Monday, April 10, 2006

I can take it

I'm a good loser.

I'm rather battered and sore from playing Ultimate Frisbee yesterday. I mentioned a few weeks ago that I joined a rec league. It's a fun sport, but requires a lot of athleticism. I'm not in great condition and I'm not very good at the game, but I will improve.

Dad called last night and I went on and on about the game, the rules and what it was like to play. He asked, "Did you make any goals?"

"Oh no. No. I'm not very good at it. I can't throw, I can't catch and I'm slow. But I know how to move around the field and I'm open a lot. No one passes to me though, because I can't catch. But I can learn how to do both of those things, and when I do, I'll add a lot to the team."

Dad also asked, because I compared the game to soccer, "Why don't you just play soccer?"

My answer, "Because I don't have any ball handling skills and I think I'm too old learn them. But I already know how to throw a frisbee—not well, but well enough that I can improve."

He seemed to understand. Then again, Dad has never been much for team sports. He plays a lot of tennis these days, he likes to swim, and he used to ski, but I don't think he's ever done those things competitively. Nor has he played on a team.

I like to play on a team. I was in a girls softball league in the 4th grade. I tried out with my best friend, Carla. I played and she didn't. Dad used to force me to practice playing catch with him. I can still hear him say, "Keep your eye on the ball." I wasn't very good and they stuck me in right field. Very few balls are hit to right field by 4th grade girls. Still, I think that my feel for softball is as good as it is because I played at a young age. I may not hit with power, but I very rarely strike out. I can also work a count. My fielding is so-so, but I throw and catch pretty well.

When I was in the third grade, because I liked basketball, Dad nailed a hoop up on the side of our carport. I spent a lot of time out there, by myself, dribbling and shooting baskets.

In junior high, I played for two years on the girls basketball team. We only had an eight game season and each year only won one game, but I enjoyed playing. Our last season, I got good at making baskets in practice and that meant that during our games, the other girls passed the ball to me—a lot. That was a good feeling, but I wasn't able to make the shots during a game as well; but they still had faith in me, which was something.

Then, I went to college, and that ended my athletic career. I did sometimes swim, play tennis, bike, and do aerobics, but I wasn't on a team.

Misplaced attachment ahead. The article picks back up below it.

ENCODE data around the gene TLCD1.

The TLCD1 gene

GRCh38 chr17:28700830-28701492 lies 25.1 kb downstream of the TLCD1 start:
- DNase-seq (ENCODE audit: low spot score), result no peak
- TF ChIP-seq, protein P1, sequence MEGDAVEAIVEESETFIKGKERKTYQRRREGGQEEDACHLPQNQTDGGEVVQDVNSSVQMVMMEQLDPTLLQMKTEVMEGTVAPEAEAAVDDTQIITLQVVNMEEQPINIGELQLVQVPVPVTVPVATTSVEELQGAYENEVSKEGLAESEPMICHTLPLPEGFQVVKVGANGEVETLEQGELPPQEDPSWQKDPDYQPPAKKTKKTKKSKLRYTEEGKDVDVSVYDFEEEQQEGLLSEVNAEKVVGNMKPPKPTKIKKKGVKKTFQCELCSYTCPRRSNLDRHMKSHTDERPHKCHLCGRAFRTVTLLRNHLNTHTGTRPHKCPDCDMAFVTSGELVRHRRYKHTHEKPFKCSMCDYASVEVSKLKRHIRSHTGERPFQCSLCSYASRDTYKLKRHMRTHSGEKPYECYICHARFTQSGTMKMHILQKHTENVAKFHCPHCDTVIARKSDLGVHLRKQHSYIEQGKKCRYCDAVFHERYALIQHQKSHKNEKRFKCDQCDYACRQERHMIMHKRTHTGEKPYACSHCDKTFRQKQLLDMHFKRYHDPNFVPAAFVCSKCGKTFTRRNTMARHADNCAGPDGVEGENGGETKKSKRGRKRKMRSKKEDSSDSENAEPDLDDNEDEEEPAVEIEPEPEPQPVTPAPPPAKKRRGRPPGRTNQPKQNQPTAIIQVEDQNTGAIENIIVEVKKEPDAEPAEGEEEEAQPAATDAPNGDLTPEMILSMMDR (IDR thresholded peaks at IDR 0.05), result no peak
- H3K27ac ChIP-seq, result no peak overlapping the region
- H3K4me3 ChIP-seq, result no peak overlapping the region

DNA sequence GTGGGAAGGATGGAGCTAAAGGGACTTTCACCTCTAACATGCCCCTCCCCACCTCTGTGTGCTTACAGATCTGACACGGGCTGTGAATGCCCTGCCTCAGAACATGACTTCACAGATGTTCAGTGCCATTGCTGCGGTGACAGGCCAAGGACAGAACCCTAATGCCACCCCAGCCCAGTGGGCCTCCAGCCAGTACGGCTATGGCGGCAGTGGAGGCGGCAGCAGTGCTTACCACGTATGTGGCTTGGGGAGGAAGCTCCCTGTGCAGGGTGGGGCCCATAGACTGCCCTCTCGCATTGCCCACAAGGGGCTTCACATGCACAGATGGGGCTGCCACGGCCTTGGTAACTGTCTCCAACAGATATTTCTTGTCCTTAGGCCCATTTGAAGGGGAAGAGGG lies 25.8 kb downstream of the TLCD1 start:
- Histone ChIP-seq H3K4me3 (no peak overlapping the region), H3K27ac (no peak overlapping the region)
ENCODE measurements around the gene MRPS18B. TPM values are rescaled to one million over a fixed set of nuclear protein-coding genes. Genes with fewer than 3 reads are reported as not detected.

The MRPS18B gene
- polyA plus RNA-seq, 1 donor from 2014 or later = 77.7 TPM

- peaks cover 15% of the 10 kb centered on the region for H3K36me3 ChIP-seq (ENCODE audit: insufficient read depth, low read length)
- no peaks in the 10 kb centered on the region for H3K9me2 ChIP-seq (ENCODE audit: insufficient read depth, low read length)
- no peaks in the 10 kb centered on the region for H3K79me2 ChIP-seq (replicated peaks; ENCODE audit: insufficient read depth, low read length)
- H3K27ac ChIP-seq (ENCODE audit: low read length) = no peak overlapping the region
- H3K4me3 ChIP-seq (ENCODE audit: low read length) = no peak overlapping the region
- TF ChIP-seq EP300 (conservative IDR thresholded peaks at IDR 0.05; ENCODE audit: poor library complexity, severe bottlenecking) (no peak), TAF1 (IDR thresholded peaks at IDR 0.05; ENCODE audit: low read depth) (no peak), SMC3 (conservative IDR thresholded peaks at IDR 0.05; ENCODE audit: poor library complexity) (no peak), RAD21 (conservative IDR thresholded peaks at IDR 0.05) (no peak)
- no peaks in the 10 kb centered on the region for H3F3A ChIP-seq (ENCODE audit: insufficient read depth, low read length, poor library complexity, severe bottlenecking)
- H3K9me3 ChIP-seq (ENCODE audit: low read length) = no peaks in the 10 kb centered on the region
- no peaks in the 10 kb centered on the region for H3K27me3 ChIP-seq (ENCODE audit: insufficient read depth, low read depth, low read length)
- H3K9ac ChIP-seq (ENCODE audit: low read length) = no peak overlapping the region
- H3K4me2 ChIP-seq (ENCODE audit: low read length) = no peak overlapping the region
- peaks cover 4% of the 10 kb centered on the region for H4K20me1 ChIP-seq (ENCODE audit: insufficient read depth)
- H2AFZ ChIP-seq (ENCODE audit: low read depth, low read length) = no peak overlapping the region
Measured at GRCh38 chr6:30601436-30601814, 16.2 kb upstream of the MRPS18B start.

(Yes, yes, I skipped high school and went straight to college. Not that I would have been on a high school girls basketball team, or even tried, but I didn't even know about club sports as an undergrad.)

After I graduated, looking around for ways to be more active, I hit upon rowing. We have a history of rowing my family. My grandfather founded a rowing club in New York in the 1920's when Jews were refused admittance to the New York Rowing Association. The name of his club was the "Nonpareil Rowing Club" and they went on to trounce the NYRA regularly at regattas. Mom has the newspaper clippings and medals to prove it. (The details may not be quite right.) In fact, the legend is that Grandpa was beat out of his chance at the Summer Olympics by none other than Jack Kelly of Philadelphia, Grace Kelly's father!

When I was a kid and we lived in Knoxville, Mom bought an ocean shell and started rowing. She started a rowing club at the University. She was in her early/mid-thirties and a professor. Most of the other rowers were male grad students. They helped organize the first annual "Head of the Tennessee" regatta in Knoxville—Mom sat bow in the men's eight. Which, if you know anything about rowing, was crazy, especially since she is only 5'3". When I was a kid, I was down at the dock a lot. I sat in the eights (sans oar) a few times and I rowed Mom's shell a few times.

I was familiar with the sport, I knew the basics and I liked it. In Seattle, there is a lot of water and a lot of rowing, at every level. I was living not far from the boathouse at Green Lake and I signed up for a rowing class. I started with sculling (two oars per person), which is what I had done before, then I took a sweep rowing (one oar per person) class and I liked it even better. I rowed, one way or another, for about a year. Then I moved to North Carolina for grad school.

I wanted to continue rowing, but there were no recreational rowing programs in or around Chapel Hill. The only way to row was to join the women's club team at UNC.

And I did. And that's where I learned to lose.

More later. I have to get some work done.

Grateful for: rowing.

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